He takes his subject from birth to death, with engaging emphasis on Truman’s rural Missouri antecedents and a highly professional view of his election campaigns, early and late; with particular attention to his still incredible victory in 1948, missing only Miss Tallulah Bankhead’s famous election-night telegram to both candidates, urging them to ‘unpack’; then, and most important, he examines with a close and informed eye Truman’s major decisions as President. Through all this the reader remains effortlessly and pleasantly with the story. His judgment on Truman, assuming office after the greatest American and perhaps world figure of the century, is favourable but by no means uniformly so. Whatever his virtues, Harry Truman had no talent for considered indecision. Indeed he feared it mortally. In consequence, his tenure was replete with snap judgments, quite a few of them – the cancellation of Lend-Lease in 1945, his unstable handling of the Palestine problem in ensuing years, especially his terrible labour relations – very damaging to the country, to the larger world and to himself.

All of Jenkins’s judgments seem to me well-considered; that does not mean that I would in all cases concur. He endorses, on balance, the initiative on Greece and Turkey in 1947 – the Truman doctrine. I urged then and still think that there was an undue evocation of Soviet intent and design in order to gain passage of worthy aid legislation: some of the same attitudes were at the back of the earlier cancellation of Lend-Lease. Using anti-Soviet rhetoric to win Congressional action would then become a habit. Jenkins is also too kind to the State Department officers who were concerned with the Palestine settlement; some certainly were worried as to the effect on Arab relations; others, the ancient Ivy League cadre – where else but the State Department could a gentleman work for the Government? – were simply anti-semitic.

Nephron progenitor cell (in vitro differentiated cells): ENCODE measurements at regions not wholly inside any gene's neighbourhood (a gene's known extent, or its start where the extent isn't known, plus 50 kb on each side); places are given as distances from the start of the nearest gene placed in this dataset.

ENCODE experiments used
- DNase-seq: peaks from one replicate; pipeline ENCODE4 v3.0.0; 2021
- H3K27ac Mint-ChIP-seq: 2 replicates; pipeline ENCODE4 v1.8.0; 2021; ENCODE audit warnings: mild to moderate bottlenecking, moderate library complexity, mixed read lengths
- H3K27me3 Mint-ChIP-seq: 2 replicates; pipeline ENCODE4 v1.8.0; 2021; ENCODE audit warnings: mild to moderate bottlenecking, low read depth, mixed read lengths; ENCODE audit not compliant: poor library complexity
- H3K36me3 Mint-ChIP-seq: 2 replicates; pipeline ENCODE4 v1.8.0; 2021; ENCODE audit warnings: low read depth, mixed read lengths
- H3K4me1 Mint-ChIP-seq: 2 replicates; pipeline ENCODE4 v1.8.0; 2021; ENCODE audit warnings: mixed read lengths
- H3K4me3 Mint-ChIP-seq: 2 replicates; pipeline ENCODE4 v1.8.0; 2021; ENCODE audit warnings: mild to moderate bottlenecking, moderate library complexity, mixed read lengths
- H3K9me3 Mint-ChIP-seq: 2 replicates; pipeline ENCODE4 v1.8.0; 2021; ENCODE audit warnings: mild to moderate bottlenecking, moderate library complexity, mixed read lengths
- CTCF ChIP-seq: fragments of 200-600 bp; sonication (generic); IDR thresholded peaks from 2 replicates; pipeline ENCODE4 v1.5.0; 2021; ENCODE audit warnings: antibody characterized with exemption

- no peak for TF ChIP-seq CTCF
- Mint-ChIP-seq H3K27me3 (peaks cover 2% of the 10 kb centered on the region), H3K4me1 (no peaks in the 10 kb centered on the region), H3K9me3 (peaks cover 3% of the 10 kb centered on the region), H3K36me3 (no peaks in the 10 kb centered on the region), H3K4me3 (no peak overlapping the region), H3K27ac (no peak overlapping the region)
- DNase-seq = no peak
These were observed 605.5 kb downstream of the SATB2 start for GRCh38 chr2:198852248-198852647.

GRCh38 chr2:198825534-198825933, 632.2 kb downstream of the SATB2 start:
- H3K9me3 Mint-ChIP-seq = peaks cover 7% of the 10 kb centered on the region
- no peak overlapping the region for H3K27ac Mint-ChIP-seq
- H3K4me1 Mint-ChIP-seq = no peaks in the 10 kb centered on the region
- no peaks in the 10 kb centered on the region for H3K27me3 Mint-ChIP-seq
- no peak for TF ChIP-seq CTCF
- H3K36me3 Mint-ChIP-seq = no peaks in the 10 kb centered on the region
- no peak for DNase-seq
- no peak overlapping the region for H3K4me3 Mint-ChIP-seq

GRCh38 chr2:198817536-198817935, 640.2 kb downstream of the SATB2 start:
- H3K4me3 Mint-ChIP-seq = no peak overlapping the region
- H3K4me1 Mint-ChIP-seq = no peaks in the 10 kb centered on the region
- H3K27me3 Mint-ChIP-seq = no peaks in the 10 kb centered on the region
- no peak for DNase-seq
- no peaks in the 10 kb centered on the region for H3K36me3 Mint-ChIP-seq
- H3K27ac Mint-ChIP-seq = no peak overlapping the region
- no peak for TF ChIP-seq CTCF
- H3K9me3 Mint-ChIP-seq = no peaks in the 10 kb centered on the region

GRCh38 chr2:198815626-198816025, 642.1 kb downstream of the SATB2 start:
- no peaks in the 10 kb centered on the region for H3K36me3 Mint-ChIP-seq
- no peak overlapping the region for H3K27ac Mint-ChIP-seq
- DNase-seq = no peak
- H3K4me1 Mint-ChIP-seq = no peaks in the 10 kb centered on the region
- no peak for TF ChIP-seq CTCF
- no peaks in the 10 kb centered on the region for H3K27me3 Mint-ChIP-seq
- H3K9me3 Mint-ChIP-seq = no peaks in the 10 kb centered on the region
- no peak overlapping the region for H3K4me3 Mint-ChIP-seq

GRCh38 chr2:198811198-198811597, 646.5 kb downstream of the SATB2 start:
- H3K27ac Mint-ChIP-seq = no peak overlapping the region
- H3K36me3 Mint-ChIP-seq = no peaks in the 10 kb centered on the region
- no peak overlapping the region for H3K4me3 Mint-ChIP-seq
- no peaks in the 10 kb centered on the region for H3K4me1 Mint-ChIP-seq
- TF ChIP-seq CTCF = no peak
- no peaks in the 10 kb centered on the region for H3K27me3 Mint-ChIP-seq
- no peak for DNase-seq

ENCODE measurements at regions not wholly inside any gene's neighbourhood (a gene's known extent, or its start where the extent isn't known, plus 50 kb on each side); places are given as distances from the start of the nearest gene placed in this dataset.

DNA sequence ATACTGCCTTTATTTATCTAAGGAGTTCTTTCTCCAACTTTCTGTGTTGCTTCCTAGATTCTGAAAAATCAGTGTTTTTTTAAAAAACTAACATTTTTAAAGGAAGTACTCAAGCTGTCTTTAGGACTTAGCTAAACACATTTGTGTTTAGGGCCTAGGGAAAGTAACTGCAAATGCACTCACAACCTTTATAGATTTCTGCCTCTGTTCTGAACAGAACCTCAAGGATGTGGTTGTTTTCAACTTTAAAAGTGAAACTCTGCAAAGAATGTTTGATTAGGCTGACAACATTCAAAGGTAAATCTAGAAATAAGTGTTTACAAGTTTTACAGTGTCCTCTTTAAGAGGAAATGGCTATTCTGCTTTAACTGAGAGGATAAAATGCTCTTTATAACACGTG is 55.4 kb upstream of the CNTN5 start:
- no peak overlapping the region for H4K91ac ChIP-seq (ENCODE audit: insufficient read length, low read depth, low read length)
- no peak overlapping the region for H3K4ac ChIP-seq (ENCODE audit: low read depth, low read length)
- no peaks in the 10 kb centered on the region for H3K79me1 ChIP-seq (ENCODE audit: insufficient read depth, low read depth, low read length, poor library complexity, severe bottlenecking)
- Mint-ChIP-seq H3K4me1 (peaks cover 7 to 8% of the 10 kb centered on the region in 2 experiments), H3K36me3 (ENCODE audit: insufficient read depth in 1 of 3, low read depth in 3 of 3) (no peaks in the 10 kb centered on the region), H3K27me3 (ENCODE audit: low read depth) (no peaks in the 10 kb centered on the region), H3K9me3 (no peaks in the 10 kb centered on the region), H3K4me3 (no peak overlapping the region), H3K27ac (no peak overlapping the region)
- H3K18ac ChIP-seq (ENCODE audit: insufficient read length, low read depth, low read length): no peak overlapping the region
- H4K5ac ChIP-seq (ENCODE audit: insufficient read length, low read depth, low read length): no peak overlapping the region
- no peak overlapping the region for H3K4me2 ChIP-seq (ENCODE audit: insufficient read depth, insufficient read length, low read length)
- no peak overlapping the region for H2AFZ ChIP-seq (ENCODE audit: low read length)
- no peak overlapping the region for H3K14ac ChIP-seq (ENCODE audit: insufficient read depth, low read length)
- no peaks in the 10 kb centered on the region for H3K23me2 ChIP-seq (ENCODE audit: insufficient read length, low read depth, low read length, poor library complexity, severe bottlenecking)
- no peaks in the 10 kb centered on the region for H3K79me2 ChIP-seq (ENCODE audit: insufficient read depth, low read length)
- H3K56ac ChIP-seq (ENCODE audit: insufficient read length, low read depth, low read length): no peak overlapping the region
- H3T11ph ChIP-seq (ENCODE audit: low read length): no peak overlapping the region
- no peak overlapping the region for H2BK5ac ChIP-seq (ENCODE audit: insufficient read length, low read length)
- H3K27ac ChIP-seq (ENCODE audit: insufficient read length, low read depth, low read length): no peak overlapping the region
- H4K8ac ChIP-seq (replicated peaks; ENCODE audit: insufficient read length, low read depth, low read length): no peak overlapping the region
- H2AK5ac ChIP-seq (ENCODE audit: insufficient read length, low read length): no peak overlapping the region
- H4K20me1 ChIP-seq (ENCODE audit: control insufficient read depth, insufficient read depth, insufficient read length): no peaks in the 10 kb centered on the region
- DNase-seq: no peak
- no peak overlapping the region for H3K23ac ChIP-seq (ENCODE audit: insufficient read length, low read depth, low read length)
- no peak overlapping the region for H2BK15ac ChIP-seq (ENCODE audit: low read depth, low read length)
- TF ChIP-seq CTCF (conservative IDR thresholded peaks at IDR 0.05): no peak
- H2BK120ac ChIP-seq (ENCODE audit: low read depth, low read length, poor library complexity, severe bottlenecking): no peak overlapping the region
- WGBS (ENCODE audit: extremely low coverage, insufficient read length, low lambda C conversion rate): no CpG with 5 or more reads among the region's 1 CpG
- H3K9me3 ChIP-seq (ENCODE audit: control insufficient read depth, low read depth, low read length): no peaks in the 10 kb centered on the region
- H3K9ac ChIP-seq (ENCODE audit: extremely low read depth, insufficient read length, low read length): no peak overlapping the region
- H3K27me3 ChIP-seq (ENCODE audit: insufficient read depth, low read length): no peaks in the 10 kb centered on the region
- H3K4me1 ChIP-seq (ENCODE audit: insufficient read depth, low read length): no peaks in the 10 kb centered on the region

Finally, a curious omission. While Jenkins tells in interesting detail of Joe McCarthy and his red hunts, he does not tell of Truman’s legitimisation of them by the Government’s own loyalty programme. This caused more pervasive personal grief and horror than did McCarthy himself – all public servants great and small were put under suspicion and required to prove their innocence – and it is not clear that any really damaging people were extruded.

These are not minor quarrels. But I don’t suppose Jenkins or anyone would write a book that those of us who were around at the time and are still overtly conscious would fully accept. But let there be no doubt: this is a professional job that will be applauded equally by American and British readers. And, to go back to my earlier point, let it be a model. Let British politicians on leaving office in the next years write about Gerald Ford and Jimmy Carter and not about themselves. And let Americans ponder also the Jenkins example. There should be a matching of talents. Henry Kissinger should have written about, say, Lloyd George, Enoch Powell or, perhaps now, Anthony Wedgwood Benn. And Jimmy Carter, forgetting his own unhappy passage, should have turned to, say, Alec Douglas-Home.